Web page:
Okay, I admit it.  I’ve been bad (please don’t go back and read my New Year’s resolution about blogging).  My partner today encouraged me to write – something about which I’d been thinking for some time.

I think that (for me at least) blogging needs a continuing theme.  I had that theme with my Mom, but for the past year have been busy with other stuff that isn’t a ready-for-prime-time blog subject (much as I’d like to).   Lucky readers, I have a new theme that should keep me busy, blog-wise, for the next year or so.

My daughter – my only child – is getting married.  I’ve never planned a wedding for someone else (although I’ve had a couple myself), and it’ll be an interesting experience, particularly trying to plan long distance.  Stay tuned for a mother’s experience . . .

But I digress from the main point of this post.  Back in January, I announced my support for John Edwards.  My support, while unqualified, was also too late, I fear.  It was only a couple of days before he dropped out of the race.  In early February, I voted in the Democrats Abroad primary.  Before the vote, I was quite conflicted.  Even during my more conservative days (yep, I was a Republican – but a progressive one), I considered myself a feminist (still do).  So the quandary was real:  Hilary Clinton, a competent, smart politician who happened also to be a woman, vs. Barrack Obama, a competent, smart politician who happened to be African American.  I think I was slightly tipping toward Clinton, when my partner Don hit below the belt:  “Diane, as you’re considering who to vote for, your Mom can’t vote, and don’t forget how she loved Obama.”  That tipped the scale for the primary for Obama.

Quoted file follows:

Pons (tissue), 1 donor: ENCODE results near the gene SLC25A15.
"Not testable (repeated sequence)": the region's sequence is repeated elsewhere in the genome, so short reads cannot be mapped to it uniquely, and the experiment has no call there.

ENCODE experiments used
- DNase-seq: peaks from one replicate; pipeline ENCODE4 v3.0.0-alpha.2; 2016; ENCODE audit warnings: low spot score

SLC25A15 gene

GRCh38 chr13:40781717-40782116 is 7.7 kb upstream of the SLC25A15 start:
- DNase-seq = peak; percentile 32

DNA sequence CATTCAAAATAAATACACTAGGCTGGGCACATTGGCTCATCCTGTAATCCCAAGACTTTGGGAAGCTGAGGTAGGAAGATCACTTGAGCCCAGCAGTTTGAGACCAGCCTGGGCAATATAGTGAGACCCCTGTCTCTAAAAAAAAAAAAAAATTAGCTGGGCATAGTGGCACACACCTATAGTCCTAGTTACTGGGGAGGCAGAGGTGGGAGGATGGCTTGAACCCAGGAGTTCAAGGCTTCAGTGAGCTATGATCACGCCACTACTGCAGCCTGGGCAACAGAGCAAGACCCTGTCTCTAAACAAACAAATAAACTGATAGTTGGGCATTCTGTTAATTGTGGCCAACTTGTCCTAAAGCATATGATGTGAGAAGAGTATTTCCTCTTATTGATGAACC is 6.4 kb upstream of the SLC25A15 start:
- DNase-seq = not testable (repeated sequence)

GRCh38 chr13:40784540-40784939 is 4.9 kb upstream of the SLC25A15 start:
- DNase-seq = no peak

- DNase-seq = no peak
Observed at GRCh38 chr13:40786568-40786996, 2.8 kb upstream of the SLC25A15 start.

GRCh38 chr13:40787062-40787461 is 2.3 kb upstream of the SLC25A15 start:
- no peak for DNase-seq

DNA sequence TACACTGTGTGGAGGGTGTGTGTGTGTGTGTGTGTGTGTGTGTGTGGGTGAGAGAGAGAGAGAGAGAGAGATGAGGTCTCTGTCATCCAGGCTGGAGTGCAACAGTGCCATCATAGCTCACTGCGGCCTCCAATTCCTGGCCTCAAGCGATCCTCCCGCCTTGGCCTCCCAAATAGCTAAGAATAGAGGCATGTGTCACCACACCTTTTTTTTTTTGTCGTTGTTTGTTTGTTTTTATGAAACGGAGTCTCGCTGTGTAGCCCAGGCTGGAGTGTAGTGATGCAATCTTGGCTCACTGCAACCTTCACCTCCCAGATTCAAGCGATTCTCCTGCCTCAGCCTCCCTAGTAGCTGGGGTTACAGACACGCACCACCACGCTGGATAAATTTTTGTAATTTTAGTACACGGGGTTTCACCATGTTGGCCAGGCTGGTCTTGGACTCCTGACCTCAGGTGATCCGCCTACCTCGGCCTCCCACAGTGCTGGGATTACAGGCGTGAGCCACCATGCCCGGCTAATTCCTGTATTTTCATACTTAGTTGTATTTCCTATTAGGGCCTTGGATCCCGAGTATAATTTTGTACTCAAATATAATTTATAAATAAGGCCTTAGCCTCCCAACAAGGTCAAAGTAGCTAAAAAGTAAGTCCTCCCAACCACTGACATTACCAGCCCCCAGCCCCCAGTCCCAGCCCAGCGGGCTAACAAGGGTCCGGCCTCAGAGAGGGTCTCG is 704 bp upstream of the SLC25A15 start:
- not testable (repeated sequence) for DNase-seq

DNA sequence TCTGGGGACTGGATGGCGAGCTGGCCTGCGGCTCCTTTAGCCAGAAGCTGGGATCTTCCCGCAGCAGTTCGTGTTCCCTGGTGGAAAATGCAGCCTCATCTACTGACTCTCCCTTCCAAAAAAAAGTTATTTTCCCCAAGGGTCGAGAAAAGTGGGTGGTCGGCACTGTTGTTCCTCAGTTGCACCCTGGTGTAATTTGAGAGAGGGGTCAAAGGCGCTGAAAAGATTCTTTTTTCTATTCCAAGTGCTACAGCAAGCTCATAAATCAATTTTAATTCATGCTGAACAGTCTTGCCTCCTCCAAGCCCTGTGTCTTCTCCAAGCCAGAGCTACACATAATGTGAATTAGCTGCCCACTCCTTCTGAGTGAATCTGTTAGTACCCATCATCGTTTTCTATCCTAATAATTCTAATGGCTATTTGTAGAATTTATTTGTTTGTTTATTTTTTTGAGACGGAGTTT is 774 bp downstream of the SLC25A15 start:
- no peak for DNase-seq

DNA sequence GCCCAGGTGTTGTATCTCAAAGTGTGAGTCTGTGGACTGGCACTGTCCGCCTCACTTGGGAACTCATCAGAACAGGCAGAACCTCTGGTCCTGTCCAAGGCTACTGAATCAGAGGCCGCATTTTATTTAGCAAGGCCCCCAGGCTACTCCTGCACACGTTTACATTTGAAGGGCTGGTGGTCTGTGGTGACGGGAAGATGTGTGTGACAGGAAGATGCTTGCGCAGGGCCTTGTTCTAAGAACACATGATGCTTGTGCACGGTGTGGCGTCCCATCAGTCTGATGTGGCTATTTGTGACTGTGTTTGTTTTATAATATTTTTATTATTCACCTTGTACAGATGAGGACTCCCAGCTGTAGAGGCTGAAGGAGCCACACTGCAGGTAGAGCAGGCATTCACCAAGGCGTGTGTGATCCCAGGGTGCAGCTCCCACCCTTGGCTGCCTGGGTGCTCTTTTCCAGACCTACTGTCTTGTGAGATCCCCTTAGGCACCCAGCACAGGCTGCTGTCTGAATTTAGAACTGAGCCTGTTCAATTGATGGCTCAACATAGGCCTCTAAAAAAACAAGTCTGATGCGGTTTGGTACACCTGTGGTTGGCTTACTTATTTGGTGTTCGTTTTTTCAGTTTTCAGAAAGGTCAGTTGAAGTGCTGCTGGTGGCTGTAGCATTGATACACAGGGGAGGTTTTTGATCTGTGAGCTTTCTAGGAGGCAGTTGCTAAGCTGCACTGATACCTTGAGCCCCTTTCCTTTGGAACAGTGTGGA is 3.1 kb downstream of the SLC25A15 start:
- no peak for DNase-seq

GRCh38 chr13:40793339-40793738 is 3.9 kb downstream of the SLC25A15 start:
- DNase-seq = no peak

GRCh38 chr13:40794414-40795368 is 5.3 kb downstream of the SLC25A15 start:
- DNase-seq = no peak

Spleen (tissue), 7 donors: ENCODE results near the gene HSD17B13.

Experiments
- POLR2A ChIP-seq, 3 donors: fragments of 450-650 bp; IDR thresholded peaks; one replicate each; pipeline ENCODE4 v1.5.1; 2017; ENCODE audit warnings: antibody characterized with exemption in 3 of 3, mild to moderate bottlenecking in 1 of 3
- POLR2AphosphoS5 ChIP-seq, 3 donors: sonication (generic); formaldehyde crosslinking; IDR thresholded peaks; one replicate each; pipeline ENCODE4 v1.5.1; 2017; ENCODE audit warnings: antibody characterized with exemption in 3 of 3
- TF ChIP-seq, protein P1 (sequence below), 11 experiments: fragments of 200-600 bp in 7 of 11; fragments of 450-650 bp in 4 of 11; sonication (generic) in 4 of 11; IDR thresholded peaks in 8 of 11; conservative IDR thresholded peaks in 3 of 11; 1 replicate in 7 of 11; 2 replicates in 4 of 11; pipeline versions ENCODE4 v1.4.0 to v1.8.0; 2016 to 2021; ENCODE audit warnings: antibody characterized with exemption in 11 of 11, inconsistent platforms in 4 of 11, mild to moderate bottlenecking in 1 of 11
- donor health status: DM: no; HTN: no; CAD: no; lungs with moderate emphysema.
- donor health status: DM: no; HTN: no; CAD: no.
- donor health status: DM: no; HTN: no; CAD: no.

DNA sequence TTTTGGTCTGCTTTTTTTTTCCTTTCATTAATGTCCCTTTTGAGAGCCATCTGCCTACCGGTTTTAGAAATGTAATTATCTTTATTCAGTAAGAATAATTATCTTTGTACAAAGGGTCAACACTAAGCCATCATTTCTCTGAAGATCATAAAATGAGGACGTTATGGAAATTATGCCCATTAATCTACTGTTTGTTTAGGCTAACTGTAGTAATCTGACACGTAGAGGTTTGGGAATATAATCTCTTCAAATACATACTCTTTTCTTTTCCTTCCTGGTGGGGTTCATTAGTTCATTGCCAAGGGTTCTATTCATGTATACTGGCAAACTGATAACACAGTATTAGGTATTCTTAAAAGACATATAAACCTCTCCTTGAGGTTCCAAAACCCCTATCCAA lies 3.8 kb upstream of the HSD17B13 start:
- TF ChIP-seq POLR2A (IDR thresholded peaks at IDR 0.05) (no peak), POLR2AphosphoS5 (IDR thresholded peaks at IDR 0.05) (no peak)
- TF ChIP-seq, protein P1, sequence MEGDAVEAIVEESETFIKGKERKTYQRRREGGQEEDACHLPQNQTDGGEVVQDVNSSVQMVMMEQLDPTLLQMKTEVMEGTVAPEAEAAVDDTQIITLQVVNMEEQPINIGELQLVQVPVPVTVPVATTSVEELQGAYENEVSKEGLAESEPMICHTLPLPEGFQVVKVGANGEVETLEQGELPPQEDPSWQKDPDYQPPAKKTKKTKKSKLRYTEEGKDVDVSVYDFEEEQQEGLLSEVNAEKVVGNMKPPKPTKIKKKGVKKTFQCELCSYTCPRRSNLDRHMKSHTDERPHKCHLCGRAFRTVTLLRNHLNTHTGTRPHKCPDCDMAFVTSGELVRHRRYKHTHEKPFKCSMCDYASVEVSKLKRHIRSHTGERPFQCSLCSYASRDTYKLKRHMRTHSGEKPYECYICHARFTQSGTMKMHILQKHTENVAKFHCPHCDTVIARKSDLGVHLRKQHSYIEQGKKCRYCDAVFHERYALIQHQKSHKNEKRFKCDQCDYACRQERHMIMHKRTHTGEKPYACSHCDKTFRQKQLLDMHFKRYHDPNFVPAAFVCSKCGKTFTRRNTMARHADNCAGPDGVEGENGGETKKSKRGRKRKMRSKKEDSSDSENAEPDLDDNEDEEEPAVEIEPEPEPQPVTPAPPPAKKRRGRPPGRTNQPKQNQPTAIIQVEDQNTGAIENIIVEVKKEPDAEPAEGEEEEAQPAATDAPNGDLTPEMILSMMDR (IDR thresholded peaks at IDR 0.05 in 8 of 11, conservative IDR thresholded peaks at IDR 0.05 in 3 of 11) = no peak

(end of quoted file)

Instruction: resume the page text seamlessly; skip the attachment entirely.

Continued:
But I knew I could support either Clinton or Obama, and I also saw some egregious sexism used against Clinton (tellingly, Don never saw or understood that).

Fast forward to Clinton’s withdrawal from the race.  I thought her concession speech was brilliant, and her promise shone through.  But I found so disturbing those Clinton supporters who claimed that they would support McCain over Obama.

I don’t get this at all.  How could anyone who supported Clinton even consider McCain over Obama?  Clinton and Obama are far closer on every important issue – from Iraq, to health care, to women’s issues (including choice), to the economy.

While sexism, at least in part, hurt Clinton, the cause wasn’t Obama, and the anger shouldn’t be directed to him.  I’m confident that as we get closer to the election, cooler heads will prevail and the McCain support nonsense will disappear.

Most importantly, come November, my hope is that Obama will garner the votes not only of all of us Edwards-Clinton supporters, but also of Republicans, Independents, and yes, the apathetic, the apolitical, the cynical, and the anti-political folks.

May we all recognize the opportunity that the 2008 election provides.